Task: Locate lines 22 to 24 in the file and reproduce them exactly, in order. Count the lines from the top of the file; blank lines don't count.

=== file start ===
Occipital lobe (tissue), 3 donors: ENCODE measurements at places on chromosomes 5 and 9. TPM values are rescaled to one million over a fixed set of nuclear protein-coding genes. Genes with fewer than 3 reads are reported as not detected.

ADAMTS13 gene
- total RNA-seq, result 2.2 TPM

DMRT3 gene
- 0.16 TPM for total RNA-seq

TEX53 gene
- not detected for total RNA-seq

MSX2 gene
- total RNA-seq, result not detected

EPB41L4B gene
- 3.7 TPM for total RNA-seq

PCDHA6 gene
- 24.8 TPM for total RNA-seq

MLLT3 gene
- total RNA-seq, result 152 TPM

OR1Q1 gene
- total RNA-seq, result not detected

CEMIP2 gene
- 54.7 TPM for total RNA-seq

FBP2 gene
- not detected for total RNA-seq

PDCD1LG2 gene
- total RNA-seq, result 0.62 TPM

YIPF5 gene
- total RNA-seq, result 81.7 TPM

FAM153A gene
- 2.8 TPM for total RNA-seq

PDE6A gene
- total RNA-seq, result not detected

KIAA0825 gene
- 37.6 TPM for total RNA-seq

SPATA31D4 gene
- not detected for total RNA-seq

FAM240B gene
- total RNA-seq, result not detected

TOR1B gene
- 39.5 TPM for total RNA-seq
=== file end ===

PDCD1LG2 gene
- total RNA-seq, result 0.62 TPM

YIPF5 gene